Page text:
2014-08-09 06:30:44 PM  
www.speedtest.net Chicago
 
2014-08-09 06:39:06 PM  

Cpl.D: styckx: Comcast country

Thunderboy: And since we're sharing, here's what I'm overpaying for:

http://ispspeedindex.netflix.com/usa (Click expand button or "include smaller ISPs")

You two have 31st and 43rd best ISPs in the US respectively.

/Works for #4
//Full net neutrality compliance here
///And a member of Netflix's open-connect program to boot


I haven't had any issues with Netflix here since Comcast puts its deal through.. Even at peak hours.

I do have a bias though if living 16 miles from the Comcast Tower in Philadelphia..  It would be pretty bad of them to perform like piss in their home serving area.
 
2014-08-09 07:29:51 PM  

drjekel_mrhyde: [www.speedtest.net image 300x135] Chicago


You guys can get my company.  RCN,  We don't cover the whole area yet, but check.  We can get you up to 75Mbps and this fall we're ratcheting that up to 110Mbps.

Hell, our negotiation team is working on getting us a direct BGP session to both Microsoft and Sony just so our console gamers can get better ping times.  They don't fark around over here!
 
2014-08-09 07:58:51 PM  
I remember the good old days where we got somewhere between 300 to 1.2k download speed and we liked it. Also paid at least $10 an hour for the privilege.
 
2014-08-09 08:00:34 PM  

Freschel: I remember the good old days where when we got somewhere between 300 to 1.2k download speed and we liked it. Also paid at least $10 an hour for the privilege.


I r smert.
 
2014-08-09 08:14:34 PM  
www.speedtest.net
Roanoke, VA
 
2014-08-09 09:11:22 PM  
They are tearing up the roads near my house, looks like they are putting in fiber.
Looks like I might switching to ATT.
 
2014-08-09 09:20:08 PM  

Freschel: I remember the good old days where we got somewhere between 300 to 1.2k download speed and we liked it. Also paid at least $10 an hour for the privilege.


I remember dialing a rotary phone and jamming the headset into a shapeless thing made outta bakelite just on the off chance the local BBS had some new porn on it.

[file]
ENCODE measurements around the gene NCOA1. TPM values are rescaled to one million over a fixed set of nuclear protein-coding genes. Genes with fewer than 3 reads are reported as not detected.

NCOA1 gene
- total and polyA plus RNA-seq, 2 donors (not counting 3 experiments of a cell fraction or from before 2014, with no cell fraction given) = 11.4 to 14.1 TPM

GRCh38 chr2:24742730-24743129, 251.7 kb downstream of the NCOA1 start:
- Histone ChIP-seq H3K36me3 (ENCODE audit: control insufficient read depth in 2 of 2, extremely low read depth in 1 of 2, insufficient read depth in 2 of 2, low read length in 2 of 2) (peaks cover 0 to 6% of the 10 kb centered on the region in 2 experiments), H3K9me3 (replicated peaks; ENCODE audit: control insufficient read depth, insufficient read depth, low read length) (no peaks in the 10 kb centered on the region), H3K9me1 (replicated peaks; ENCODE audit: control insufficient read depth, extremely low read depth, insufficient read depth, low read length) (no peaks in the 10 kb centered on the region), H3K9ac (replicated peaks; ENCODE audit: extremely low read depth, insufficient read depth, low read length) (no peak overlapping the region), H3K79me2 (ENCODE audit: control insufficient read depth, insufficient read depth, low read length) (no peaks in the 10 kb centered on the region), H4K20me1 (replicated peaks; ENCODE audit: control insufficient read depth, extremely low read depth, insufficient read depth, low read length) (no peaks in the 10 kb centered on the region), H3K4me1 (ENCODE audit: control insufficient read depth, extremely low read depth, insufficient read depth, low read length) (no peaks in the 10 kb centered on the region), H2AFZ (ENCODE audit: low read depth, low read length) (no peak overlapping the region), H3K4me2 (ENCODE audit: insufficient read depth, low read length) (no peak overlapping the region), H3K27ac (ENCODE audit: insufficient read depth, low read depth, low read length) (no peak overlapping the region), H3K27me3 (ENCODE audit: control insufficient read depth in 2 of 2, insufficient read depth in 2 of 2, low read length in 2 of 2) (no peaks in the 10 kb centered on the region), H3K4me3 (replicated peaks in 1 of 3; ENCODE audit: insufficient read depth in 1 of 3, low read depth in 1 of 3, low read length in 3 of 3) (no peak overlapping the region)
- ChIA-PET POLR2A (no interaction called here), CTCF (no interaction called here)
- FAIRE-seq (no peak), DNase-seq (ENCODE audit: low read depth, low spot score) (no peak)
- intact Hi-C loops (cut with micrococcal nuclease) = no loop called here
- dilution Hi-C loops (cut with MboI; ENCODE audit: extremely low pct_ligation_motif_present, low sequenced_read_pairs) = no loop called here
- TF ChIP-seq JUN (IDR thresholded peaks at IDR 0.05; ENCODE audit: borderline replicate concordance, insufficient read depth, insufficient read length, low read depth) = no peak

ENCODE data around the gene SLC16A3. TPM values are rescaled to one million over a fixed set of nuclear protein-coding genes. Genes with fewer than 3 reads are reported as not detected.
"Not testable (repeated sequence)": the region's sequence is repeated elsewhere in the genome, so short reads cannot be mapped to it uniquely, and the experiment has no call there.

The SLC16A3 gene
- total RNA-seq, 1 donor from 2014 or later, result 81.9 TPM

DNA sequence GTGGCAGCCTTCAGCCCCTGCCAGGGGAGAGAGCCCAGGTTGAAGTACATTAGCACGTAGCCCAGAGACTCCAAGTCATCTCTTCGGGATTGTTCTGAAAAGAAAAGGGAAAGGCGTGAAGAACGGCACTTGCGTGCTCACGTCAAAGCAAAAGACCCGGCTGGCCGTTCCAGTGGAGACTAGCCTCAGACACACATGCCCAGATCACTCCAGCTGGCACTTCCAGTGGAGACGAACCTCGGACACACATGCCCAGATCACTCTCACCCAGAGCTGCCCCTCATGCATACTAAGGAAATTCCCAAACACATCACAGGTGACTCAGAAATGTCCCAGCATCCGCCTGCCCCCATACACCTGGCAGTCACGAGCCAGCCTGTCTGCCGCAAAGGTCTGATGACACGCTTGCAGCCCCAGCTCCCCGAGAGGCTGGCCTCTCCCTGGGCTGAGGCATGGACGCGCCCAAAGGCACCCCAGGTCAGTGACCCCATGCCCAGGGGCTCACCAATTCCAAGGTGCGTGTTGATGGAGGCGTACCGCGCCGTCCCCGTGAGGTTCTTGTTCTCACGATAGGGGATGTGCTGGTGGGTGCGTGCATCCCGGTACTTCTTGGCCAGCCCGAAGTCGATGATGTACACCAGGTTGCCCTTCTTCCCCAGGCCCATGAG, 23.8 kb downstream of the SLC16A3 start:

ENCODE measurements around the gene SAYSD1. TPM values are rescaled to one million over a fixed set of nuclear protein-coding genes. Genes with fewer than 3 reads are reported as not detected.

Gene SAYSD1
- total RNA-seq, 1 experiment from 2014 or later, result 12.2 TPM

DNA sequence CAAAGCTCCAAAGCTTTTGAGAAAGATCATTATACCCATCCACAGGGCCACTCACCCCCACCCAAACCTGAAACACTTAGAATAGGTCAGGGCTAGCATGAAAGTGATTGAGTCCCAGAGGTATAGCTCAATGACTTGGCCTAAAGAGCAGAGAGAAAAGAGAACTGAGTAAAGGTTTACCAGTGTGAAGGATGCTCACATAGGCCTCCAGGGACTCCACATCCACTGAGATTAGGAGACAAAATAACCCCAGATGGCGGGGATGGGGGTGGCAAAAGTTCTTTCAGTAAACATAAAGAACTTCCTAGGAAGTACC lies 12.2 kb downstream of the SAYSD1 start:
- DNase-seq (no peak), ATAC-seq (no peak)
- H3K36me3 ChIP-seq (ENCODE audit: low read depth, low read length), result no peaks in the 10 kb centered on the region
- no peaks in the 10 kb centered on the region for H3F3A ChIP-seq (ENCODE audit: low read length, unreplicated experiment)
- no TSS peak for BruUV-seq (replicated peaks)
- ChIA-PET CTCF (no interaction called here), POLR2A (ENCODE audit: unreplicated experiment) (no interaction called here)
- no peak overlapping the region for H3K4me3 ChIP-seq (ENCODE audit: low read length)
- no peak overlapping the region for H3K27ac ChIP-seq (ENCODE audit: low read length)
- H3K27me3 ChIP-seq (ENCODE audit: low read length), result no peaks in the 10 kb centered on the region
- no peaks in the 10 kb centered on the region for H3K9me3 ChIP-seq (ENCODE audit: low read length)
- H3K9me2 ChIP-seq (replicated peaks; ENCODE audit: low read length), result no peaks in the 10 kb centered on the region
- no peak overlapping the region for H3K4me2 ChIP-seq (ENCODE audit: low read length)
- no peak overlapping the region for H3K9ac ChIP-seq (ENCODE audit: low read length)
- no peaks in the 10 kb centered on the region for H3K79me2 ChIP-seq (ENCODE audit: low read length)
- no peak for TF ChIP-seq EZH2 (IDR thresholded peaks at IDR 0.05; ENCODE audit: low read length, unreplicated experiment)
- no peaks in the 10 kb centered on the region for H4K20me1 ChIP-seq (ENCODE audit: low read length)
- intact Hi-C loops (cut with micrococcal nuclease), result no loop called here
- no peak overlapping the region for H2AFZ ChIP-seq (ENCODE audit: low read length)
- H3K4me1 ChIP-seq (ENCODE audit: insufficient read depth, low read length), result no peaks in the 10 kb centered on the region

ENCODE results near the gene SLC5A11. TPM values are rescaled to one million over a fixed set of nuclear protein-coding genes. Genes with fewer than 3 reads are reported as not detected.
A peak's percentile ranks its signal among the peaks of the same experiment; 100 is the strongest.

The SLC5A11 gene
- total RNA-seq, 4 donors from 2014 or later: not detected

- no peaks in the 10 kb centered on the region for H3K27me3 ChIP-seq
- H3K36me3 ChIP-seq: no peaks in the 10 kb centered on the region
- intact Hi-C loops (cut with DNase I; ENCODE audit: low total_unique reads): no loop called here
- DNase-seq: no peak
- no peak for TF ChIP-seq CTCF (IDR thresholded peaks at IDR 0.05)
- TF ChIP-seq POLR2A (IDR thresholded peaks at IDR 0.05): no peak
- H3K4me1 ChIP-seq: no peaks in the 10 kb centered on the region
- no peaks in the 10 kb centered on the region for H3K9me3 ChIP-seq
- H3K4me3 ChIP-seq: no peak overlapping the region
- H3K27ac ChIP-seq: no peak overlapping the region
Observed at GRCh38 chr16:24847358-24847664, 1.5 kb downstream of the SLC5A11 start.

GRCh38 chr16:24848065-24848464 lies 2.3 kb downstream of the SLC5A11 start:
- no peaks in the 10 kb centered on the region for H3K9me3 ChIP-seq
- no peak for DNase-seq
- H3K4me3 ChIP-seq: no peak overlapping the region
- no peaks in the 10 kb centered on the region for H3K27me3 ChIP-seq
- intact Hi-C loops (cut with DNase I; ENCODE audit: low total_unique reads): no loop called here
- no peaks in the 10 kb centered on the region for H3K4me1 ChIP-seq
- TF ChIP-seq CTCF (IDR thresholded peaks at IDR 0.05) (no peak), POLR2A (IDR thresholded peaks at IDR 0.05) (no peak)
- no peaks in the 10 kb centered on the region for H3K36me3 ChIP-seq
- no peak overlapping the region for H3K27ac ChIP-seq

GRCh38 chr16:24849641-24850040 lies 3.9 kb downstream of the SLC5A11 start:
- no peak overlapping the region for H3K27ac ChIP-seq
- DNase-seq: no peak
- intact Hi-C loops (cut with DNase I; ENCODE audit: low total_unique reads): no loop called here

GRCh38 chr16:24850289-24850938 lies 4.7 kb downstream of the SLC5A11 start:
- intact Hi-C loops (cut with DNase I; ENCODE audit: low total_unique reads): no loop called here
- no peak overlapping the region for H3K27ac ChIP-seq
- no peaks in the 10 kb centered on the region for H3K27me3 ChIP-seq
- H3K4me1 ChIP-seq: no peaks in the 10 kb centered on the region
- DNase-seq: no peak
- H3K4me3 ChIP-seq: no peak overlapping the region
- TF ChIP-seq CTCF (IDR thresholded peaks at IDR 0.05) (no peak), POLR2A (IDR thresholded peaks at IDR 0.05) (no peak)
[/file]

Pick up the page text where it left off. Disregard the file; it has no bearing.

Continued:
2014-08-09 09:26:54 PM  
Since we've got the measuring tapes out:

www.speedtest.net

/It's technically 500 Mbit service, but part of the bandwidth is reserved for the phone and TV.
 
2014-08-09 09:38:22 PM  

gadian: Oh baby, I get alllll this blazing speed at just 4 miles from the center of the second largest city of Alaska.  At least it's uncapped so I can eventually download a small game.


You have disclosed the city you live in and the provider you are getting internet from. You are getting exactly what you are paying for, a 1 over 320 service.
 
2014-08-09 09:51:23 PM  

Cpl.D: gadian: Oh baby, I get alllll this blazing speed at just 4 miles from the center of the second largest city of Alaska.

Even at 1Mbps they're 46th/60.  To put that into perspective, as far as Netflix is concerned, you get a better Netflix streaming speed than Verizon's FIOS.  Who is ranked 54th.  So don't hang your head too low.


The problem in Alaska is the entire state population is about the population of a small city, but it is spread over, well, the state of Alaska. On top of that, several of the larger towns can also only be reached by undersea fiber, including the capital. Kodiak, I think less than 5k people, also runs on an expensive undersea fiber. Then, the people don't want to bunch up in Kodiak proper, the want to live 15kft from the co, then whine because they want more than 320 k down. You can either live in a cabin in the middle of nowhere, or have fast reliable internet. Not both.